Extracts the coefficients from a classification model and turns them into a lexicon.

Argument and Default Value

Name of the lexicon to be created.


Use this switch to create a lexicon from a classification model. Either create the lexicon from a previously created model (using --load_model) or create a model using --train_classifiers. The name of the lexicon will be dd_ARGUMENT ; dd indicates the lexicon was data driven.

IMPORTANT: When creating the model, use --no_standardize or the model will not make any sense.

Only use classification algorithms that have linear coefficients (i.e by choosing the right --model), because the lexicon extraction equation won't make sense otherwise. This functionality hasn't totally been validated with advanced feature selection, so beware. Also note that the coefficients won't be efficient to distinguish what features best characterize the outcomes looked at, use --correlate or other univariate techniques to get at that type of insight.

NOTE: This only works with binary classification, so if you want to do this with multiple classes (>2), create variables that are binary.

Other Switches

Required Switches:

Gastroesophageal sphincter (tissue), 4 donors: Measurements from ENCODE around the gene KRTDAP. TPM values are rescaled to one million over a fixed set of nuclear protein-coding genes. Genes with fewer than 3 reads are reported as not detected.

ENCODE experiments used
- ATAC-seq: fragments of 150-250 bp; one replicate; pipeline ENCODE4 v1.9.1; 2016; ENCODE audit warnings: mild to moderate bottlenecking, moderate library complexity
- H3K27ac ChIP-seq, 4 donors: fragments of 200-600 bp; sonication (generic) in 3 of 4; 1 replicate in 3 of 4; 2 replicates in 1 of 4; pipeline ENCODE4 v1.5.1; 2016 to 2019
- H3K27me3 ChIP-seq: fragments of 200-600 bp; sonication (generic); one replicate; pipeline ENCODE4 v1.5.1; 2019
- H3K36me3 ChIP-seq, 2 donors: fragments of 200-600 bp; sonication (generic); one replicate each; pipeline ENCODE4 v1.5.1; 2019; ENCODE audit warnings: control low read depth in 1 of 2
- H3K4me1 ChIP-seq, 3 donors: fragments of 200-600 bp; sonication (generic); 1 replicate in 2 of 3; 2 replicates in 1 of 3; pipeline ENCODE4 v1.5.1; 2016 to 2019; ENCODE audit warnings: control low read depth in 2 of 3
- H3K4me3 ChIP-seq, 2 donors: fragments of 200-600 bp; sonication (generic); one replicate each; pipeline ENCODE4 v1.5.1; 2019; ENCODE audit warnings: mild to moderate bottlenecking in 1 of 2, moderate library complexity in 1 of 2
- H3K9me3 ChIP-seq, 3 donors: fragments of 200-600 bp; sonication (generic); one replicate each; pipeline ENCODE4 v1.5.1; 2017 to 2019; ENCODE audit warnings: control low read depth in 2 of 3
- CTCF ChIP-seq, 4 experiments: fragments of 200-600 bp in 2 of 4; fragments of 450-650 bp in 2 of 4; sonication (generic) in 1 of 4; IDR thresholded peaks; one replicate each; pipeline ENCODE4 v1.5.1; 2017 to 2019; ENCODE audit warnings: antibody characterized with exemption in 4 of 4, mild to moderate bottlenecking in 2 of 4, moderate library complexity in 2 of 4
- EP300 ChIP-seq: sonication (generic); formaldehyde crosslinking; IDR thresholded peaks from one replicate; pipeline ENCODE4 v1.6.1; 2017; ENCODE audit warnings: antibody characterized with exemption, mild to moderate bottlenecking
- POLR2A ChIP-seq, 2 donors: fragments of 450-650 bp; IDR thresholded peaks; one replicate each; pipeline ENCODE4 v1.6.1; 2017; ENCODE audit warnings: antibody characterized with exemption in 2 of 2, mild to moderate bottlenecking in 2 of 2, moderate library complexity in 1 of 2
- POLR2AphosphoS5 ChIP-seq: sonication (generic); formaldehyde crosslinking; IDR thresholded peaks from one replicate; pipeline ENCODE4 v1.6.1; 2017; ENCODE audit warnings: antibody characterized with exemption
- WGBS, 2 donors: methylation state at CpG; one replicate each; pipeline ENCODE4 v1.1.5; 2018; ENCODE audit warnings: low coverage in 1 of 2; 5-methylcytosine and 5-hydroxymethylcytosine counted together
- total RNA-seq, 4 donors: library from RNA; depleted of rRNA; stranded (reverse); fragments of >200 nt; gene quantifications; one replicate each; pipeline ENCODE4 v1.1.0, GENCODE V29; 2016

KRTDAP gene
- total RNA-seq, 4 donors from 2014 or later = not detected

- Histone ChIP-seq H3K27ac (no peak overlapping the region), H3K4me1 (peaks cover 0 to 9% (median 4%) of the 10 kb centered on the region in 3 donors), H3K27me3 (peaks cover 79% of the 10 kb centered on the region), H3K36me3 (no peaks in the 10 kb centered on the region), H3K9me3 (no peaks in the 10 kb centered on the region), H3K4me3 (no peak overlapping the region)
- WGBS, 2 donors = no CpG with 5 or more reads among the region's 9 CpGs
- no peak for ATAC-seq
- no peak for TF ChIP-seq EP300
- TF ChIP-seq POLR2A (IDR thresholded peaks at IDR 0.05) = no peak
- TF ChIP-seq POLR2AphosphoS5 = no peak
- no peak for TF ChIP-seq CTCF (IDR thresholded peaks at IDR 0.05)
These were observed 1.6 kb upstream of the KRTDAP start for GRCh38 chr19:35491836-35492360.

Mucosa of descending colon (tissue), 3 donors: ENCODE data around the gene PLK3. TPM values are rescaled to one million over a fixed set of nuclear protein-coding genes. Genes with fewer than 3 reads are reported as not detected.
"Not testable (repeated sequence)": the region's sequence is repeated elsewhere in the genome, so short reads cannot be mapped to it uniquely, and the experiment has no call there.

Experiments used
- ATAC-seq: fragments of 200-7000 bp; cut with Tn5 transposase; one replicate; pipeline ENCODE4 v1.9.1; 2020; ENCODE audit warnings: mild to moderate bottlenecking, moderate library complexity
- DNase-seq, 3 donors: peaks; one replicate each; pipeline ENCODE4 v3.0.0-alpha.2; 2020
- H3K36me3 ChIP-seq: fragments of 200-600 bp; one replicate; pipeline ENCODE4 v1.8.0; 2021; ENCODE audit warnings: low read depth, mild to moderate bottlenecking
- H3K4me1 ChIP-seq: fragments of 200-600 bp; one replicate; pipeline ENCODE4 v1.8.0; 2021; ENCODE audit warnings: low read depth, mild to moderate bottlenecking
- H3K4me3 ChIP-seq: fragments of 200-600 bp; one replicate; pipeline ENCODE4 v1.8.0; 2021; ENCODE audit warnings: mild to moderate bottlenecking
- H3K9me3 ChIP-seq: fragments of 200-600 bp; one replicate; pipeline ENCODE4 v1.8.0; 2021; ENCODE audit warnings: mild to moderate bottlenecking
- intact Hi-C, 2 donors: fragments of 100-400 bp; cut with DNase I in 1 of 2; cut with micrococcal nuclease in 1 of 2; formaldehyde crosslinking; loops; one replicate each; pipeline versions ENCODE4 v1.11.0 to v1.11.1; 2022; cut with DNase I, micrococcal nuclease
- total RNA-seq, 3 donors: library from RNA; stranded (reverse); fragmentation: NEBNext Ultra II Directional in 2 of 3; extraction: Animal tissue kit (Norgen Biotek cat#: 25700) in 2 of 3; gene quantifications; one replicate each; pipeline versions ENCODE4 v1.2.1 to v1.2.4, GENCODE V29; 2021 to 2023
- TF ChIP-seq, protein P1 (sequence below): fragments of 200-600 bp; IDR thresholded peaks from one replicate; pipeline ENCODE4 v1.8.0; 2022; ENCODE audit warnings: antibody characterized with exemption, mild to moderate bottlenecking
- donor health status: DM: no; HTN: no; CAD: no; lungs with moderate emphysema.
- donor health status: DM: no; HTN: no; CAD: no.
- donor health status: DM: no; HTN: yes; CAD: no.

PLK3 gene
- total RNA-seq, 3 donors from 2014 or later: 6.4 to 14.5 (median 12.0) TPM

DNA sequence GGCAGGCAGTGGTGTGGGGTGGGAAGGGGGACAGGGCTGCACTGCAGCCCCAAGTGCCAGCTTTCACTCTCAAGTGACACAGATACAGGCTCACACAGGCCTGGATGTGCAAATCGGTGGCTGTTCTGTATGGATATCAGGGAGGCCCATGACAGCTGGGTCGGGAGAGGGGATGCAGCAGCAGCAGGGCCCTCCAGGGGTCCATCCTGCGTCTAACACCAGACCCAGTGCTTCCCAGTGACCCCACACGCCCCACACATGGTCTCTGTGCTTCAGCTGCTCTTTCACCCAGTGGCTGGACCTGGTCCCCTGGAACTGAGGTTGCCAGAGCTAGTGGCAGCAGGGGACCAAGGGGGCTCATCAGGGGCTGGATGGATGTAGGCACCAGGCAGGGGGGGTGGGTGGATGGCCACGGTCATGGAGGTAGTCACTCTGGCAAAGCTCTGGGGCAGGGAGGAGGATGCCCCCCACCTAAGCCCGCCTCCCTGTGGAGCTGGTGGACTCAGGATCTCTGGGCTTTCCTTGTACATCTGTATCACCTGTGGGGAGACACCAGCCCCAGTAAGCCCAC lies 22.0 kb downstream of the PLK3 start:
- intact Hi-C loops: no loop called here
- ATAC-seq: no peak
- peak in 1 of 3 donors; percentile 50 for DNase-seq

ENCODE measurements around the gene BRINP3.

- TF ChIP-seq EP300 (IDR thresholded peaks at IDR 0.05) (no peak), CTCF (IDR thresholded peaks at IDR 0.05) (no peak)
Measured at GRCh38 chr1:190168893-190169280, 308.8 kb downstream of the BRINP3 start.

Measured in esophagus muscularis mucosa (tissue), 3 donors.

Needs one of these two switches:

Example Commands

# Trains a classification model to predict gender for users from 1grams, without standardizing
# Will save the model to a picklefile called deleteMeGender.pickle, and create a lexicon called dd_testGenderLex
dlatkInterface.py -d fb20 -t messages_en -c user_id -f 'feat$1gram$messages_en$user_id$16to16$0_01' --outcome_table masterstats_andy_r10k --outcomes gender --train_classifiers --save_model --picklefile deleteMeGender.pickle --no_standardize --classification_to_lexicon testGenderLex

# Given a model that was previously made, this turns the model into a lexicon called dd_testAgeLex
dlatkInterface.py -d fb20 -t messages_en -c user_id -f 'feat$1gram$messages_en$user_id$16to16$0_01' --load_model --picklefile deleteMeGender.pickle --classification_to_lexicon testGenderLex


Sap et al. (2014) - Developing Age and Gender Predictive Lexica over Social Media